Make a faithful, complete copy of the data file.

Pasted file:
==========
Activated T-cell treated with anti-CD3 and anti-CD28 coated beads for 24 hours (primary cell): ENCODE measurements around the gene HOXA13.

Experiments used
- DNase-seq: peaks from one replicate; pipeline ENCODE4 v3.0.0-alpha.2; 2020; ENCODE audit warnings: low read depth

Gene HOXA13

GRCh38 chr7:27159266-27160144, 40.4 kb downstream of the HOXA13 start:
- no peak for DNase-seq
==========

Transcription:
Activated T-cell treated with anti-CD3 and anti-CD28 coated beads for 24 hours (primary cell): ENCODE measurements around the gene HOXA13.

Experiments used
- DNase-seq: peaks from one replicate; pipeline ENCODE4 v3.0.0-alpha.2; 2020; ENCODE audit warnings: low read depth

Gene HOXA13

GRCh38 chr7:27159266-27160144, 40.4 kb downstream of the HOXA13 start:
- no peak for DNase-seq